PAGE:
so that OSX can boot from drives attached to it.

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"We are the Messengers between Time and it's Keeper."


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PostPosted: Wed Sep 04, 2019 7:58 pm 
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For the longest time people were absolutely freaking out because they couldn't enable TRIM on RAID arrays because the host never saw the individual disks. I never really swung back around and found out if there ever was a solution to it. I suppose supporting TRIM on the raid controller which then translates it down to a TRIM command on the individual disk is one way but, well, ick.


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PostPosted: Wed Sep 04, 2019 8:27 pm 
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There are certain SSD disks that are trim compatible with the Areca controller.
Due to the price of the disks, I don't own any of them (trim is built into Areca controllers).

So, I just set up the SSD's with plenty of free space so the built in garbage collection
software can keep up.

Basically there are no uniform Trim specifications. That's why Raid controllers
don't have trim or if they do, it's limited to a handful of certain SSD's.

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Mac pro 1,1 - Mac pro 5,1 w/Areca Raid - Macbook pro 8,3 - Snow Leopard, Mountain lion and Sierra.
"We are the Messengers between Time and it's Keeper."


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PostPosted: Thu Sep 05, 2019 1:40 pm 
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Yeah, that's about where I figured the ick would come in. :(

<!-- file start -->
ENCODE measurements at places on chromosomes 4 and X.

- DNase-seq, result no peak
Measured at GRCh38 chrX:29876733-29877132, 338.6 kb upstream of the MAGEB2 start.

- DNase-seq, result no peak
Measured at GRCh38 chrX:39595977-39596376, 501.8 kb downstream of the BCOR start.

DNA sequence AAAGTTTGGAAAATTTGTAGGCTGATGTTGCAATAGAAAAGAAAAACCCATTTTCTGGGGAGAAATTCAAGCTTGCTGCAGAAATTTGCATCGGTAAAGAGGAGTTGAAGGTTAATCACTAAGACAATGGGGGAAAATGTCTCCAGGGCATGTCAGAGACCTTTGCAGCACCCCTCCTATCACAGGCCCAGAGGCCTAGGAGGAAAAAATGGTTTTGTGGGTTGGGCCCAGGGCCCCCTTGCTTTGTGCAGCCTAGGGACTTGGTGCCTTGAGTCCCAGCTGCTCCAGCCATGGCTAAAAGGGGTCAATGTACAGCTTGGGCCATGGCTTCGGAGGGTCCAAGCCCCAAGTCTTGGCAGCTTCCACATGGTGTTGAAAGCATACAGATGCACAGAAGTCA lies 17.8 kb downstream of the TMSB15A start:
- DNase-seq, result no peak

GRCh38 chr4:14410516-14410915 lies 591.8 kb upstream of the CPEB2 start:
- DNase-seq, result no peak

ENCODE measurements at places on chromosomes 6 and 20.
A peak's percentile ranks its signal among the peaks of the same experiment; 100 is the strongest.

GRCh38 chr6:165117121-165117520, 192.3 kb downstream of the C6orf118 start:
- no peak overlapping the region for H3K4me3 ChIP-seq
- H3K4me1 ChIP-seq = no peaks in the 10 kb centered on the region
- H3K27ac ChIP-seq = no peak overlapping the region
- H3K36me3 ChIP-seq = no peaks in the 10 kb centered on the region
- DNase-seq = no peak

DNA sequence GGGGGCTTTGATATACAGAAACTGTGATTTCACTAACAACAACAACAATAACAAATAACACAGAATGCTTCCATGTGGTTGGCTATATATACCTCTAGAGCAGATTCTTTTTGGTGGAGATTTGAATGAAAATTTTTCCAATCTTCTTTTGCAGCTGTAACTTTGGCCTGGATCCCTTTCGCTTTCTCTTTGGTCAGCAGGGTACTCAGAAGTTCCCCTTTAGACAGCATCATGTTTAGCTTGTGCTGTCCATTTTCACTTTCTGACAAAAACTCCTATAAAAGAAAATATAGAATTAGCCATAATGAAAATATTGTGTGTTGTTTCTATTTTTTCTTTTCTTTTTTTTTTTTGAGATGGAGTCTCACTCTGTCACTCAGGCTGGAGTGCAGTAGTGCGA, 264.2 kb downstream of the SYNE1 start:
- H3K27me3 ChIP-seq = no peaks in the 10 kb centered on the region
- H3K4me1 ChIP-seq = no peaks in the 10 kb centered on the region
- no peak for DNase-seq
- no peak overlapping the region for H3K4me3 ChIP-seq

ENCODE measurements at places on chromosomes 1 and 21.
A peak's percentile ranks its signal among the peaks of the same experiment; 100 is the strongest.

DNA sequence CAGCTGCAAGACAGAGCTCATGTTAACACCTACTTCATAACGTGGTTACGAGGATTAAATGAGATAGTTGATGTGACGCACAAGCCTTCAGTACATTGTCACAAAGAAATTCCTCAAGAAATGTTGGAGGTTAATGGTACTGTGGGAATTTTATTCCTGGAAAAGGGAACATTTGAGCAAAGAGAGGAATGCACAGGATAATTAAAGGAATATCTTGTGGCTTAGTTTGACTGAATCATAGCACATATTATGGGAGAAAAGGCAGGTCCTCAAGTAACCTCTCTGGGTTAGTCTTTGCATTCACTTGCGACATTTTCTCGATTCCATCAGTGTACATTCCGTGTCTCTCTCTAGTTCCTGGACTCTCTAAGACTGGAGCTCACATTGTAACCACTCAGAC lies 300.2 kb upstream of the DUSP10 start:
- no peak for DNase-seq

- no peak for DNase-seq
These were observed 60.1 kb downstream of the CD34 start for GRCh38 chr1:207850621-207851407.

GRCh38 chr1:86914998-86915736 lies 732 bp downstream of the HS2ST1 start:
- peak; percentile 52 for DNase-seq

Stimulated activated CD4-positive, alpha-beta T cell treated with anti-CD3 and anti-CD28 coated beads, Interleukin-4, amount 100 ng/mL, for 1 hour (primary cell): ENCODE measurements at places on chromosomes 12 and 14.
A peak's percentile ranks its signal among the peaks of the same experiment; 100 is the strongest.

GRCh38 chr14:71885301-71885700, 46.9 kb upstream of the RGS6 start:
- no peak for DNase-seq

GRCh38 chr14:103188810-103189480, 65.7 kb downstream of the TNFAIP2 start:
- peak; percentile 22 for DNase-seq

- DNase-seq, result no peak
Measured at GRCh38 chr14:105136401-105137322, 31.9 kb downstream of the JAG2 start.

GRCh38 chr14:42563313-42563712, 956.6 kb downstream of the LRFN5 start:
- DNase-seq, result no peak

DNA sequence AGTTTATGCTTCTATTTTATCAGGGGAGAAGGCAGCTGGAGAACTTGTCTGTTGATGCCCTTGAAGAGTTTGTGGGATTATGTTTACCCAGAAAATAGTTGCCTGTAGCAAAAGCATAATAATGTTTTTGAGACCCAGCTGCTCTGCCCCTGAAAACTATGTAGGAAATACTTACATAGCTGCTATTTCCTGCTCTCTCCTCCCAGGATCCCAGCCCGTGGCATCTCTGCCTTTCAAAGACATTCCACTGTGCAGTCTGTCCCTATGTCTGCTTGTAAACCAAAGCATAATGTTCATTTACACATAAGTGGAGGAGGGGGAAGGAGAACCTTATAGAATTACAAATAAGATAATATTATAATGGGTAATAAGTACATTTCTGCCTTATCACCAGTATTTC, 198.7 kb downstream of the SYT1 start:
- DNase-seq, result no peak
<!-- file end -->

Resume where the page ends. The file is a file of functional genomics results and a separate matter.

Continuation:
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PostPosted: Fri Sep 06, 2019 1:35 pm 
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When using SSD's under Raid, especially under an aggressive SAS Raid controller
such as Areca Raid, here are some tips that can greatly improve SSD reliability:

1. Match Speed input -output settings on the Raid Card to the SSD.
eg: If the SSD is a Sata III (600 MB/s) then limit the Raid Card Maximum
Speed on that particular Raid array set to 600 MB/s.

2. Set the Raid Card Cache to Write-Through mode (Don't Cache data
that's destined to be written to disk). The SSD's usually have a built in
write cache already anyway.

3. When Partitioning the SSD Raid array, leave 20-30% empty space at the
end of the disk(s). The SSD disk controllers will recognize this space as
usable spare write space to store data should the disk become short on
usable write space due to lack of trim support, and/or loss from worn out
unusable flash cell media.
(this isn't as as painful as it used to be now that SSD prices have come down)

note: #3 tip is valid on a NON-SAS Raid Controllers (Raid cards with a built in sata
interface). Tips #1 and/or #2 may not be available or apply to NON-SAS Raid Controllers

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Mac pro 1,1 - Mac pro 5,1 w/Areca Raid - Macbook pro 8,3 - Snow Leopard, Mountain lion and Sierra.
"We are the Messengers between Time and it's Keeper."